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Municipal-transport Officials Discuss DIESEL ENGINES

7th October 1930, Page 70
7th October 1930
Page 70
Page 71
Page 70, 7th October 1930 — Municipal-transport Officials Discuss DIESEL ENGINES
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Some Interesting Comments on a Paper Read at the 29th Annual Conference of the Municipal Tramways and Transport Association. The Second Discussion was on the Subject of the Transition in Road Passenger Transport

TN our issue for last week we pubilished extracts from two papers read az Harrogate, at the annual tramways and transport conference, one being on heavy-oil engines, by Mr. W. Vane M ()viand, A.M.I. Mech. E., M.Inst.T., and the other dealing with the transition in road-passenger transport, by Councillor A. H. Gledhill, J.P., chairman of the tramways and motorbus committee of Halifax Corporation.

A discussion followed, in which Mr. A. It. Fearnley (general manager of the Sheffield undertaking) referred to the practical experience gained in Sheffield during the past six months with a Diesel-engined bus. At the beginning of this year Sheffield authorized the sending to Stuttgart, Germany, of a six' wheeled Karrier chassis for the fitting of a six-cylindered Mercedes-Benz heavy-oil engine, the work being done by

the Mercedes-Benz Co. The engine has a bore of 100 mm. and a stroke of 150 mm., the weight being 16i lb. per b.h.p., or 4 lb. per blip. heavier than the corresponding type of petrol tngine.

The same body was re-fitted and, so far as the passengers were concerned, no difference was noticeable. Six months' experience has, Mr. Feartiley said, shown that none of the anticipated C48

troubles with regard to starting, exhaust gases, creeping of the heavy oil, etc. had occurred, whilst the engine had run„ quietly and the vehicle had maintained its schedfiled service without serious difficulty. The total mileage run to date WAS' 21,000 and the fuel-oil consumption during that period has worked out at exactly a gallon per II miles, at a cost of 41d per gallon.

Mr. C. Owen Silvers (general manager, Wolverhampton) said that the advantages of using heavy-oil engines were lower fuel costs, less fuel to be carried, elimination of fire risk, carburetter, magneto and high-tension wiring, reduced size of radiator and elimination of after-burning, thus saving decarbonizing and relieving the exhaust valves. The disadvantages were 25 per cent, more weight and heavier moving parts, with consequent poorer acceleration and possibility of damage when the chassis is driving the engine downhill. With progress made in design, weights would be reduced and he believed that the speed could be dealt with by means of our old friend, "electric transmission."

High Thermal 'Efficiency of Diesel Engines.

The general manager of Reading Corporation's transport undertaking, Mr. J. M. Calder, said the basic advantage of the heavy-oil engine was its high thermal efficiency. As regards the extra weight of the engine, he was not at all sure that this was a disadvantage. A great deal had been said as to the cost of the heavy oil being increased, but there was at present a large margin.

Mr. R. L. Horsfield (general manager, Leeds) believed that greater savings will be made from the use of these engines than had been outlined in the paper, because only 30,000 miles per bus per annum had been taken, whereas in Leeds the figure was 40,000 miles per annum. That difference would mean another f150 saving per bus per annum. The Leeds vehicle which those at the Conference had seen was not yet in service and he would like to know if the author had any figures of the _relative thermal efficiency of the two engines.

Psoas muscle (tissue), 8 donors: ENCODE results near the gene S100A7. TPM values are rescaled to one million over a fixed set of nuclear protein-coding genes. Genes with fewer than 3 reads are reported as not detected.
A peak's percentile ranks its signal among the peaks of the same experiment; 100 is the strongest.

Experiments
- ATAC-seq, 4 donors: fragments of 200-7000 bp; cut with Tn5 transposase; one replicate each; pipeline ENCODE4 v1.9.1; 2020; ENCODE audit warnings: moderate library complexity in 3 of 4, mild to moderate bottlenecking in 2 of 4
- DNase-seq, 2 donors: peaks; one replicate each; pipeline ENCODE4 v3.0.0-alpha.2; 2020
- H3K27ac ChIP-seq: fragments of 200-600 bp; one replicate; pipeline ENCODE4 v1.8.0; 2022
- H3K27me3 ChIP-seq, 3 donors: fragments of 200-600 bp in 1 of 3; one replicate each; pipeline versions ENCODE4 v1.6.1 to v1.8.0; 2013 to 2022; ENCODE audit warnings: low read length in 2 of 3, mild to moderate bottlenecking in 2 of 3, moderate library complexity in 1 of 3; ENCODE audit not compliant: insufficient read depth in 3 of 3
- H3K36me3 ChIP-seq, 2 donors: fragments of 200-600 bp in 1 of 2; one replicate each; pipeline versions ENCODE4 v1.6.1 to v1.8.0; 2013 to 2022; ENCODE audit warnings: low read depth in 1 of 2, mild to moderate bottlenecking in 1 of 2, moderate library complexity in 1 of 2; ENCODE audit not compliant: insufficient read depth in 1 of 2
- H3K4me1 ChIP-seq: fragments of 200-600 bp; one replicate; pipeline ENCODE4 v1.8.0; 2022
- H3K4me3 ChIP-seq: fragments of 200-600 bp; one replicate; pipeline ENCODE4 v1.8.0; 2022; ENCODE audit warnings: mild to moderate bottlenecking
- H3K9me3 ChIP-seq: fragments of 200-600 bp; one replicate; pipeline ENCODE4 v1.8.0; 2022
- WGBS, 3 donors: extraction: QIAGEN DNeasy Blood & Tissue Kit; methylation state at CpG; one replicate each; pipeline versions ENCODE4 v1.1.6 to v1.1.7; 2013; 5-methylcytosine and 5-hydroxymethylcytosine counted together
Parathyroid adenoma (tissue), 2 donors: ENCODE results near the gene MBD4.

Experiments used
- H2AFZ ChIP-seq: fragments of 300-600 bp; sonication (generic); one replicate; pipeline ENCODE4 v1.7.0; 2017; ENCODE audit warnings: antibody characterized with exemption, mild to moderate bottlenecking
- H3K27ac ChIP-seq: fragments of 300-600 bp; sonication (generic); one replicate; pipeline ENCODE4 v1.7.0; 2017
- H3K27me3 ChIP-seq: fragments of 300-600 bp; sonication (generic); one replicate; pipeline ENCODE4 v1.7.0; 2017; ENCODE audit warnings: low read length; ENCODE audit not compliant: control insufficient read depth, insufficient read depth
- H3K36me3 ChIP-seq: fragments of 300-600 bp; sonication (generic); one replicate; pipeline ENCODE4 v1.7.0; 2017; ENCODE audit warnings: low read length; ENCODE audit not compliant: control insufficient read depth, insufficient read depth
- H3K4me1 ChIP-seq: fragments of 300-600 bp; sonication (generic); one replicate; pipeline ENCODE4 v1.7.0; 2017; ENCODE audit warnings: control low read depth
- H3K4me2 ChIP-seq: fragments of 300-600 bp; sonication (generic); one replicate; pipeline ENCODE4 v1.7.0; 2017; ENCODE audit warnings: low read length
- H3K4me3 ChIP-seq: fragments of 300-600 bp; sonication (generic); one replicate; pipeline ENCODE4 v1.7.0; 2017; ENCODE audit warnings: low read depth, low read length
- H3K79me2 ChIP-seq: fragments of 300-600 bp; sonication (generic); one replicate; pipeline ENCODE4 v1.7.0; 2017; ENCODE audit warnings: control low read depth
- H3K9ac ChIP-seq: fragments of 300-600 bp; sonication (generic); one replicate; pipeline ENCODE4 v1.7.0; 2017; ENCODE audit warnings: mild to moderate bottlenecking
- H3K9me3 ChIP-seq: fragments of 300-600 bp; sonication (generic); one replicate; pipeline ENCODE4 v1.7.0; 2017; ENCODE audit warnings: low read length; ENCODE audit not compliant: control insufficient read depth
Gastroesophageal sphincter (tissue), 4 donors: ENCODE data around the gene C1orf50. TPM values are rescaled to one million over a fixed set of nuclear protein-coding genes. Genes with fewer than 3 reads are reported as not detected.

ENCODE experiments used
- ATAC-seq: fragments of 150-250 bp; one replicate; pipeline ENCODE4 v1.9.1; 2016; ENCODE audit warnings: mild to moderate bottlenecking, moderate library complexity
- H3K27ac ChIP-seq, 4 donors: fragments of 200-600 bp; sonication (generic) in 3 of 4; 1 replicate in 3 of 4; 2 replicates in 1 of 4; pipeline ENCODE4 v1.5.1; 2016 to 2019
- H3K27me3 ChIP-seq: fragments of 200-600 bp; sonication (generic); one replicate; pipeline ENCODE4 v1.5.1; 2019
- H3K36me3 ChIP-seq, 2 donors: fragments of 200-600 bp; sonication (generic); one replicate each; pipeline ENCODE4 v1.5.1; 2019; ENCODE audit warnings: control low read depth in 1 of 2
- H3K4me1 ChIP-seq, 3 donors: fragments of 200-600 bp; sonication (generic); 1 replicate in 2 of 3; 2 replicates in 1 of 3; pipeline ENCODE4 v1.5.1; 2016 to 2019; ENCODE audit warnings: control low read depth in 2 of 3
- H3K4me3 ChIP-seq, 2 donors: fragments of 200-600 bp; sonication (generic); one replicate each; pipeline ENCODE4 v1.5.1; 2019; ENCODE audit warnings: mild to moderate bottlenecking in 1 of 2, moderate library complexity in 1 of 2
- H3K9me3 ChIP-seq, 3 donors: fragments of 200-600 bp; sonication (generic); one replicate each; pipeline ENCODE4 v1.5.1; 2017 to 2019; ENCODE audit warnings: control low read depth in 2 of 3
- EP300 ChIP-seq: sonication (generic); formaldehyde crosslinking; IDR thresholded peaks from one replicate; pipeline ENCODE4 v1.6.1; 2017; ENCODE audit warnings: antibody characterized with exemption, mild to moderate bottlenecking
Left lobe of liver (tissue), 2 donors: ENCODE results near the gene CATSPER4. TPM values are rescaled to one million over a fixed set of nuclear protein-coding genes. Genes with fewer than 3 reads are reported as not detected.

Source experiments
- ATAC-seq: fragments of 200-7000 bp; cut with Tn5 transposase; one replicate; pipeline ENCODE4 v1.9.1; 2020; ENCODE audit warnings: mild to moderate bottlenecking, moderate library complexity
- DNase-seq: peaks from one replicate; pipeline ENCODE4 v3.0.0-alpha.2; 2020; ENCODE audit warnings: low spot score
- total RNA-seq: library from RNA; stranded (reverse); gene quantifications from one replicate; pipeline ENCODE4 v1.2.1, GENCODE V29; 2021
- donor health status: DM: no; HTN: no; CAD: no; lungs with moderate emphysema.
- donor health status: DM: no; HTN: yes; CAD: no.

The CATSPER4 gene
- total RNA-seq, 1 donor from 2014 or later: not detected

Bailie Peter Burt (Glasgow) made a strong plea for

municipalities to assist the manufacturers in research in connection with the development of the heavy-oil engine. It was not to be expected, he said, that a company could spend large sums of money on. research, because it was extremely diffiCult to find any detail in connection with internal-. combustion engines that has not yet been patented, so that a private concern could not expect a monopoly after carrying out research work.

Mr. Vane Morland, replying to the discussion, said that it will be necessary to run many thousands of miles in service before we shall know what we are up against in Diesel engines for road vehicles, in the matter of repairs and maintenance. Personally, however, he did not regard this with any degree of alarm and neither did Mr. Fearnley. In connection with the work being done by Mr. Barton, of Nottingham, it appeared that the five-cylindered Diesel engine was doing good service and this experience rather suggested that we do not know all we thought we did with regard to number of cylinders and balancing.

• Difficulty of Taxing Oil Fuel.

Moreover, there were, Mr. Vane Modena said, thousands of tons of oil fuel, as used in Diesel engines, being employed in the Black Country towns for industrial purposes, such as in muffle furnaces, tube hardening, etc., and the taxation difficulty facing the Treasury officials would be serious, unless a rebate were made in the case of those who were not using the oil for transport purposes.

The Diesel engine would, he remarked, always require more. weight per h.p. than would the petrol engine and he was rather glad of it, because he felt that petrol-engine designers had reduced the weight of their products to a level that he, personally, would not have done. He was glad that the question of assisting manufacturers to develop this type of engine had been raised by Bailie Burt. Individual manufacturers could not be expected to carry out the research work necessary and it would be a good thing if the automobile industry got together and pooled its experimental work. That seemed to him to be the best solution to the problem.

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